Greitens appoints another new education board member - KCTV5

Greitens releases statement after Missouri education commissioner is ousted

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Greitens in a Friday statement said the change is aimed at making it easier for teenagers in foster care to get records needed to apply for a driver's license and jobs. (AP Photo/Jeff Roberson) Greitens in a Friday statement said the change is aimed at making it easier for teenagers in foster care to get records needed to apply for a driver's license and jobs. (AP Photo/Jeff Roberson)
JEFFERSON CITY, Mo. (AP) -

The Missouri State Board of Education has voted to oust Education Commissioner Margie Vandeven, hours after Republican Gov. Eric Greitens appointed a new member to the board.

Greitens has been trying to get a majority of board members to fire Vandeven, but the attempt failed on a 4-4 tie vote last week when another Greitens appointee, Claudia Onate Greim, broke ranks and voted to keep Vandeven.

Greim resigned Thursday and Greitens appointed Eric Teeman of Raytown. The board voted 5-3 Friday to remove Vandeven.

Teeman is a former Raytown alderman and owner of Visiting Angels, a care provider for seniors.

On Friday afternoon, Greitens released the following statement:

"Today, kids, teachers, and families won. The State Board of Education voted for new leadership for our school system. That's a major step in the right direction as we work to improve public education in Missouri.

We need to: raise teacher pay, support public schools, and help students succeed. We need to make sure that the money Missourians spend on schools gets out of the bureaucracy—and into the classroom.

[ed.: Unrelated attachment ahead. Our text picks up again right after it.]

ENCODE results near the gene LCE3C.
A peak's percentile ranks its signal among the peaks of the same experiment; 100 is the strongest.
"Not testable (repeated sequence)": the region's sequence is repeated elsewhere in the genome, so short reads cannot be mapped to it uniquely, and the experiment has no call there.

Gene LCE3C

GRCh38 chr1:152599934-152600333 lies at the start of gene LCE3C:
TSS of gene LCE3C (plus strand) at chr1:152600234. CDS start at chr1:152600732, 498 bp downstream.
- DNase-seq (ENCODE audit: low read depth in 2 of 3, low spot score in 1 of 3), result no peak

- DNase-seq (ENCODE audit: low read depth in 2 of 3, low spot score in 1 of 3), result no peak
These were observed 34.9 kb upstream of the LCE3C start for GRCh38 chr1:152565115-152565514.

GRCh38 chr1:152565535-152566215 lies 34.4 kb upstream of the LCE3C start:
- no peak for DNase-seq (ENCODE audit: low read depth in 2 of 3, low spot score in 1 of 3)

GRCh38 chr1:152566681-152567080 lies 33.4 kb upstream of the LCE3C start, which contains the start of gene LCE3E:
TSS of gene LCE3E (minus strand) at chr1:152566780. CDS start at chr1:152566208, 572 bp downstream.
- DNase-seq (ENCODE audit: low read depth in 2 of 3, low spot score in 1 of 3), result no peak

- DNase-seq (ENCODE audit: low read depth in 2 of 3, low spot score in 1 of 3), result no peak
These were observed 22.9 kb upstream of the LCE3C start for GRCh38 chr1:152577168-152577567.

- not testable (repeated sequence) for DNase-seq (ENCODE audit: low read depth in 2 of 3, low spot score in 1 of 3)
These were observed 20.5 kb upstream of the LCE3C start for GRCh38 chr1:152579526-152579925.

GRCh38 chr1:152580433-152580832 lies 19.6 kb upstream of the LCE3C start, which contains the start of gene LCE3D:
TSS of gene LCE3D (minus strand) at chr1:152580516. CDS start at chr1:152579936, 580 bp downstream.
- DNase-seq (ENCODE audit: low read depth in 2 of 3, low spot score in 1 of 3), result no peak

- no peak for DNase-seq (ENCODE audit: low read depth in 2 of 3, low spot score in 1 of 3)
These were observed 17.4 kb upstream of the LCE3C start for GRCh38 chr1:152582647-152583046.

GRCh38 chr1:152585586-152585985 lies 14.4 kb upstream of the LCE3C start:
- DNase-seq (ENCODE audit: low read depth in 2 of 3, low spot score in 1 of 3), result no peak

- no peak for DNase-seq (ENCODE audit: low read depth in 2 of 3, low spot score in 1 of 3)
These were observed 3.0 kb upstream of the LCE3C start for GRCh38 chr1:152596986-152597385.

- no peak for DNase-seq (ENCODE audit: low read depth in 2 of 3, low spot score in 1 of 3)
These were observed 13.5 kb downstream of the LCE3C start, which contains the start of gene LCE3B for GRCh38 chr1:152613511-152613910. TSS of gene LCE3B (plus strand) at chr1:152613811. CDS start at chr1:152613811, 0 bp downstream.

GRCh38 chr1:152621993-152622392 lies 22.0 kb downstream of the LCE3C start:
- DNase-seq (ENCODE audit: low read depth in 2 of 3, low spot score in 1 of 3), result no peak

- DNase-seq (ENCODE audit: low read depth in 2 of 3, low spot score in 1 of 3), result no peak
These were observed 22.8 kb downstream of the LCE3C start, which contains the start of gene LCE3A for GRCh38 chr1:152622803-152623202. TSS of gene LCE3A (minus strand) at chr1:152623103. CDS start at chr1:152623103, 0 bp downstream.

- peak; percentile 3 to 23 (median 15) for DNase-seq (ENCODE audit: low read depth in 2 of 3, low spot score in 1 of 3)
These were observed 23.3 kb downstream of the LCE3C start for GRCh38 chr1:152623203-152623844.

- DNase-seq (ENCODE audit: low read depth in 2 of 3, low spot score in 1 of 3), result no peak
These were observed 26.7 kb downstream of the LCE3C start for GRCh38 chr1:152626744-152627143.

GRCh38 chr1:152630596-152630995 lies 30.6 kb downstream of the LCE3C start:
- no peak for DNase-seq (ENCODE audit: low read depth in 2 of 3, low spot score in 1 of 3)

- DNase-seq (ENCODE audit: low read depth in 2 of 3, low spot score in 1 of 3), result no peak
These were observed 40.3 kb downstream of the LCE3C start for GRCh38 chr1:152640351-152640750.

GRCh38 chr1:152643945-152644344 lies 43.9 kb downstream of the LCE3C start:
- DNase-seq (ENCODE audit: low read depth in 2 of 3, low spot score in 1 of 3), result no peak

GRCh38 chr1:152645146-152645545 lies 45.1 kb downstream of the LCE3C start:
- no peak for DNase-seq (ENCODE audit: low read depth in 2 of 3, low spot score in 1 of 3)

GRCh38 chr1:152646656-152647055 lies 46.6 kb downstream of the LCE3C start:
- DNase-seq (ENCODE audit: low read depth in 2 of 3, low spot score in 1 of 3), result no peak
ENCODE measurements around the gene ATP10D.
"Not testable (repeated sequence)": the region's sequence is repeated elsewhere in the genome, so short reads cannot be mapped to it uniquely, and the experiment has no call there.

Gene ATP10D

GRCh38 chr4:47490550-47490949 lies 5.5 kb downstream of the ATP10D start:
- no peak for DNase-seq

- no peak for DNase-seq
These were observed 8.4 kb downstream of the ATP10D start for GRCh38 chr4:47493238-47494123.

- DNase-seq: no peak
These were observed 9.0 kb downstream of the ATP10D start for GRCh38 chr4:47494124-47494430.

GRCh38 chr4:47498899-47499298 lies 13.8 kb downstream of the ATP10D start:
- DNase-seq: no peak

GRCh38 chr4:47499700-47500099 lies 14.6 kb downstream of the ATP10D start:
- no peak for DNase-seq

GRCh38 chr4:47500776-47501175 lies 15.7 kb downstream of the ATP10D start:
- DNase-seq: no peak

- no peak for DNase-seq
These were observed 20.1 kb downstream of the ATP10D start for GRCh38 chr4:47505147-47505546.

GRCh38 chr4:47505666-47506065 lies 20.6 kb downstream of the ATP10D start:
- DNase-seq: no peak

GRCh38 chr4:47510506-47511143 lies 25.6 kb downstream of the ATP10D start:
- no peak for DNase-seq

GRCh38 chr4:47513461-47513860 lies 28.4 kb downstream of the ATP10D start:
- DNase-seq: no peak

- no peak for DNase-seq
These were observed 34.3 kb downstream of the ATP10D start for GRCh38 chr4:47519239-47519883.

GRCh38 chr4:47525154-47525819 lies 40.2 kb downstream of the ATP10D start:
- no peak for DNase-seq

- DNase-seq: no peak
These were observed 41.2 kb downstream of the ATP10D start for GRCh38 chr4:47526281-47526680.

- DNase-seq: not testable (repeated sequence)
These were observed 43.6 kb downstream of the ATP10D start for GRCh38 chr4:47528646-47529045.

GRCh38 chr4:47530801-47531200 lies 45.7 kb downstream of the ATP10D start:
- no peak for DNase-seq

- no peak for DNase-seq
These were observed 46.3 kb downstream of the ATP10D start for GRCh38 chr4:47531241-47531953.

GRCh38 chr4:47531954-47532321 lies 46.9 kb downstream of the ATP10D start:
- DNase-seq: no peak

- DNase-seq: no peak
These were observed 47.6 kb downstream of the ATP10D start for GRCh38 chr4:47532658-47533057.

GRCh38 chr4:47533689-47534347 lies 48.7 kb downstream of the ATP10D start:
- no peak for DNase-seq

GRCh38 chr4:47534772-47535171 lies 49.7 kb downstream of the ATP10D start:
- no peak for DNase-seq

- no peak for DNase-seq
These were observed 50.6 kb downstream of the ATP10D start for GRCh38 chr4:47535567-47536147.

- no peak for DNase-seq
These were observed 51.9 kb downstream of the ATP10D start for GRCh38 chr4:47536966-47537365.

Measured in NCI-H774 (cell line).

Our teachers need a raise. If they just got paid at the national average, they'd make nearly $10,000 more a year. Meanwhile, we've got more administrators than most of the country, and their pay is rising more than twice as fast as teacher pay. Some make big bucks—more than $250,000 a year—while too many teachers struggle to get by.

And from 2009 to 2015, Missouri fell from 18th to 28th in fourth-grade reading and from 23rd to 32nd in eighth-grade math. According to ACT testing, three out of every four kids who graduate from Missouri high schools aren't ready for college.

These problems have gone on too long. We're demanding better. Because our teachers deserve it. Because our students deserve it.

I support public education. We added $64,000,000 in the budget for public schools. More money than ever before is being spent on education. We fully funded the system for the first time in years.

The bureaucrats took your money. Teachers didn't get a raise. Juniors in high school had the ACT cut.

The bureaucrats had their chance. They failed our kids.

Defenders of the status quo have been nasty. They harass, call names, and intimidate. Many of them have big salaries that they don't want to lose, and records they don't want to be held accountable for.

Well, today things have changed: Kids come first."